## 1. Introduction

[2] In geophysical tomography, model parameterization is important for its influences on results of forward modeling and inversion. For forward modeling, it could be a critical factor for accuracy and efficiency in the computations of data prediction and sensitivity matrices. For inversion, an ideal model parameterization is expected to match the desired data-adaptive resolution with minimum effective elements in the sensitivity matrix. These arguments become more evident for large-scale seismic tomography, in which massive data are usually involved, and the spatial sampling of data is often highly nonuniform as inherited from the nature of earthquake distribution and mostly on-land seismic observatories.

[3] Conventional parameterization schemes tend to fall into two extreme categories that emphasize either spatial resolution, such as boxcar functions, or spectral resolution such as spherical harmonics (SpH). Among them, SpH are natural bases for the Earth; accordingly, they are often used as lateral model bases in three-dimensional (3-D) global mantle tomography, particularly for those models developed using normal-mode asymptotic theories and long-period waveform data. Here we discuss models of this kind. Comparisons between them and models developed with primarily traveltime data can be found in a review article by *Romanowicz* [2003].

[4] The first 3-D global mantle model of shear wave velocity (Vs) was parameterized in terms of SpH up to degree 8 [*Woodhouse and Dziewonski*, 1984]. Since then, with quickly accumulated seismic data and improved computation capability, the degree of SpH of global tomographic models has been increasing steadily [e.g., *Li and Romanowicz*, 1996; *Masters et al.*, 1996; *Ekström and Dziewonski*, 1998; *Mégnin and Romanowicz*, 2000].

[5] Another important reason for the popularity of SpH in global waveform tomography is likely due to its computational advantage in the forward stage, as they can be converted to Fourier series along the source-receiver great circle path, thus providing efficient and accurate analytical solutions for path integrals [e.g., *Woodhouse and Dziewonski*, 1984].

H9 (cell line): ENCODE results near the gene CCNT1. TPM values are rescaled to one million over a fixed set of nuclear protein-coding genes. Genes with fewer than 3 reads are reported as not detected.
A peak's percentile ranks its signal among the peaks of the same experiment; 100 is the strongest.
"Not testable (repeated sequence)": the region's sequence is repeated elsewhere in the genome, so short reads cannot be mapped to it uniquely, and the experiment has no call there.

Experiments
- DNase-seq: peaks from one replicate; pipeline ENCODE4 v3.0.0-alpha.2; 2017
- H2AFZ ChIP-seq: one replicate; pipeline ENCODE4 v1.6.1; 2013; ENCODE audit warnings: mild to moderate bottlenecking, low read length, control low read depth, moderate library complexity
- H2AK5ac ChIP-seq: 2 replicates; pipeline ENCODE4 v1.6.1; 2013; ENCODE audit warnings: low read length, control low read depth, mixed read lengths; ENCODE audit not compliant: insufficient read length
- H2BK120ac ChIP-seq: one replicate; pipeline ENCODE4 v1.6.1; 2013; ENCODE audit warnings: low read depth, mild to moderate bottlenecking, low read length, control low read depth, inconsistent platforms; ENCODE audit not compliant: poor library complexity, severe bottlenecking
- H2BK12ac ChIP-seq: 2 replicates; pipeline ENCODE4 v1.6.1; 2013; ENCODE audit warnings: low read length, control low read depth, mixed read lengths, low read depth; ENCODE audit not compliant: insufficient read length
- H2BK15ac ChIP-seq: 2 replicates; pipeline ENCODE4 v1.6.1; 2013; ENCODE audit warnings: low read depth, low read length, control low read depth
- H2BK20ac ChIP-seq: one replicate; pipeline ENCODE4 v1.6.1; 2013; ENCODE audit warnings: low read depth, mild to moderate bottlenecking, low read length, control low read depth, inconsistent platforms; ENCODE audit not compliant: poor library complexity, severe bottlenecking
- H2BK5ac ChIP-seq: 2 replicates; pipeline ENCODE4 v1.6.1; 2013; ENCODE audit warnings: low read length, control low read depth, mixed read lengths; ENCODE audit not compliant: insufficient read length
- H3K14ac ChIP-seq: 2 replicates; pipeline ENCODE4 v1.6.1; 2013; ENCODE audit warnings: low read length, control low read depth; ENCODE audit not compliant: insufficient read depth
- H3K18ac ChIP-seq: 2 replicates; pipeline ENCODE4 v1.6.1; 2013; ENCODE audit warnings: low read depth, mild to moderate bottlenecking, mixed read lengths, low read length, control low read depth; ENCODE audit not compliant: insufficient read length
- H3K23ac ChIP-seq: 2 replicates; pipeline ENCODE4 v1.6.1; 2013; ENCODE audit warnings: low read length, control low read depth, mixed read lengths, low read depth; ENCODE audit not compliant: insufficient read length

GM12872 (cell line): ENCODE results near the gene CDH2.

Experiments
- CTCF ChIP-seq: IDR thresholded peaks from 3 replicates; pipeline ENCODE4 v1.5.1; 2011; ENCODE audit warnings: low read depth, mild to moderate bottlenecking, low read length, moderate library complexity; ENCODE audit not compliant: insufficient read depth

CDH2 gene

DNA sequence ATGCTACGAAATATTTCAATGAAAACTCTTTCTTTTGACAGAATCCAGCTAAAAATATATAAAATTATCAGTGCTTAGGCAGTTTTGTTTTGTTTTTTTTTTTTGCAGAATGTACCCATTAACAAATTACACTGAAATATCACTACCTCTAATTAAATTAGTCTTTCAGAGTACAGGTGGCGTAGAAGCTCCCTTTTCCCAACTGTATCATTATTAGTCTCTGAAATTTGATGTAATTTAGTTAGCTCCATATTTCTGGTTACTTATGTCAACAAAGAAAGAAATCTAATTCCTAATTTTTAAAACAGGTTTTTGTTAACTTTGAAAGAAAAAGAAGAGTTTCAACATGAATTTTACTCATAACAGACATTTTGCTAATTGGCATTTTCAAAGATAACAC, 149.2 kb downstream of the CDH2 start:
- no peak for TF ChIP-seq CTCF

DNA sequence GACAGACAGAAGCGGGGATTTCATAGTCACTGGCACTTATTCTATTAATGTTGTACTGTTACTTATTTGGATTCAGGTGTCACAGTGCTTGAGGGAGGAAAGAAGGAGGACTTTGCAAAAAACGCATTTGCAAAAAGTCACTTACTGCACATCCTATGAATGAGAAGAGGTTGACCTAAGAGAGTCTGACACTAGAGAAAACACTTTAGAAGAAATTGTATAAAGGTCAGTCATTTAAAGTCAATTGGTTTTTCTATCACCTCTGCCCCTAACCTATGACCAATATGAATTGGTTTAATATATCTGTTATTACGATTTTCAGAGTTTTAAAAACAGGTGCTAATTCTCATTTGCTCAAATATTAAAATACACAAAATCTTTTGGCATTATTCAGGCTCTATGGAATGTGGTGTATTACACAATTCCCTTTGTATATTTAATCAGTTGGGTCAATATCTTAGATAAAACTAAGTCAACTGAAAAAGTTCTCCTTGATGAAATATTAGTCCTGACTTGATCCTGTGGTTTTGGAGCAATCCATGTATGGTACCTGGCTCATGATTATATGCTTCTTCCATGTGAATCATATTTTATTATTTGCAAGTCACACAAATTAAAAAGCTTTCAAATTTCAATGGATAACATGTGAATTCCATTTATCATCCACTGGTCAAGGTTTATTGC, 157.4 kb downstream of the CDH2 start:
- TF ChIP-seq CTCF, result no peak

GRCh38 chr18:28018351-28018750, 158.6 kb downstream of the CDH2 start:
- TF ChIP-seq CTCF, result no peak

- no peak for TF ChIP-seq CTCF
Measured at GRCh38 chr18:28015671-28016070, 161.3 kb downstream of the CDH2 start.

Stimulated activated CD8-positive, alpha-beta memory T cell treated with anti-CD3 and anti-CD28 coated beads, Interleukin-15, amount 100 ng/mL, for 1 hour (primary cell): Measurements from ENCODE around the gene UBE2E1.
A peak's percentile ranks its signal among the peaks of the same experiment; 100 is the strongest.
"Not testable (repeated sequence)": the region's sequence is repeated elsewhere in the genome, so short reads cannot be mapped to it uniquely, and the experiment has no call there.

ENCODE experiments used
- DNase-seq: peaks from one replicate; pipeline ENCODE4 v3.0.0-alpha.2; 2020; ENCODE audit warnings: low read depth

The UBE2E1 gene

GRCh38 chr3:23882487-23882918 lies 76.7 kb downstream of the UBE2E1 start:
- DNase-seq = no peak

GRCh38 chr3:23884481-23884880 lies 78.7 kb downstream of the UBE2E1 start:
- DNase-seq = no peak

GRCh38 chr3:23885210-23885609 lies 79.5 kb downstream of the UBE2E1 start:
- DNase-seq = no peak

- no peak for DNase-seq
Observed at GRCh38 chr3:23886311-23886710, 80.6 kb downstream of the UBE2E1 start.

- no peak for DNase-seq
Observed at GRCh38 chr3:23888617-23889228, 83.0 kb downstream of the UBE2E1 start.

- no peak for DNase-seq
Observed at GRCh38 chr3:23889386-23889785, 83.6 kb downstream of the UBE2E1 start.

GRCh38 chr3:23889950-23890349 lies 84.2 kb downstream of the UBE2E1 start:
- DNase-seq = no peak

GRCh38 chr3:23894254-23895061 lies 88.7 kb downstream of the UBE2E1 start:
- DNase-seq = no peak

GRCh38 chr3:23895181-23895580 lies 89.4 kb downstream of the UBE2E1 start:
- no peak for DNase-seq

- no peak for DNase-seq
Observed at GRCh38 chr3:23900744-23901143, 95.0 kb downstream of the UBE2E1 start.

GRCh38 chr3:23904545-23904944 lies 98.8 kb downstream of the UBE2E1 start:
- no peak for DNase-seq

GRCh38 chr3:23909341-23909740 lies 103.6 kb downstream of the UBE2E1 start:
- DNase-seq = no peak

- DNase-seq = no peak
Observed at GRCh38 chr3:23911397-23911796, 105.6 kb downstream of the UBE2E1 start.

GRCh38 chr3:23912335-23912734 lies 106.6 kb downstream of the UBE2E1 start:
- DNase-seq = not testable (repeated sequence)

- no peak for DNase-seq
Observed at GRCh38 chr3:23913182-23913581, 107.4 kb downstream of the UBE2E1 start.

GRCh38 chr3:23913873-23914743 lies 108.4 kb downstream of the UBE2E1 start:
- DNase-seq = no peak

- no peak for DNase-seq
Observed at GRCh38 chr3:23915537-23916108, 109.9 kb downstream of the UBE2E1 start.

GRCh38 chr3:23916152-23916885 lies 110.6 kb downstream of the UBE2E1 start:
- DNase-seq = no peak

[6] At the current stage, major long-wavelength features among various global mantle models are relatively consistent and interest has now focused on the finer details of Earth structure. Nevertheless, limitations of using SpH as model bases are apparent when high-degree models are desired. For global function bases like SpH, no component can be ignored when constructing a local sensitivity kernel. In other words, the resulting sensitivity matrix will be fully loaded with the size proportional to (ℓ_{max} + 1)^{2}, where *l*_{max} is the maximum degree used in model expansion, and the follow-up inversion will be greatly hampered with increasing degree and/or amount of data. Furthermore, it has been pointed out that some features in the SpH-based models may be biased from spectral leakage [*Trampert and Snieder*, 1996; *Chiao and Kuo*, 2001], which is similar to the aliasing effect when truncated Fourier series is adopted to expand a function with high-degree signals.

[7] An alternative approach to obtain finer details of the mantle structure is high-resolution regional tomography in areas with dense data coverage. Instead of SpH, local function bases are commonly invoked for such studies.

[8] Clearly, a proper parameterization scheme for forward modeling is not necessarily suitable for a follow-up inversion, and vice versa. To maximize parameterization merits in both stages, and add flexibilities to inversion schemes, we propose a two-step model parameterization approach in which different model bases of sensitivity matrix are used in each stage through a simple matrix transformation.

[9] We demonstrate this approach through an experimental study. We first introduce theories to be used in forward computation, inversion and basis transformation of sensitivity matrices, and discuss benefits provided by the two-step model parameterization. We then detail its application to a regional tomography, waveform tomography for Vs structure of the Pacific upper mantle using long-period Rayleigh waves. Finally, results derived from a simple damping scheme and wavelet-based inversion are compared and discussed.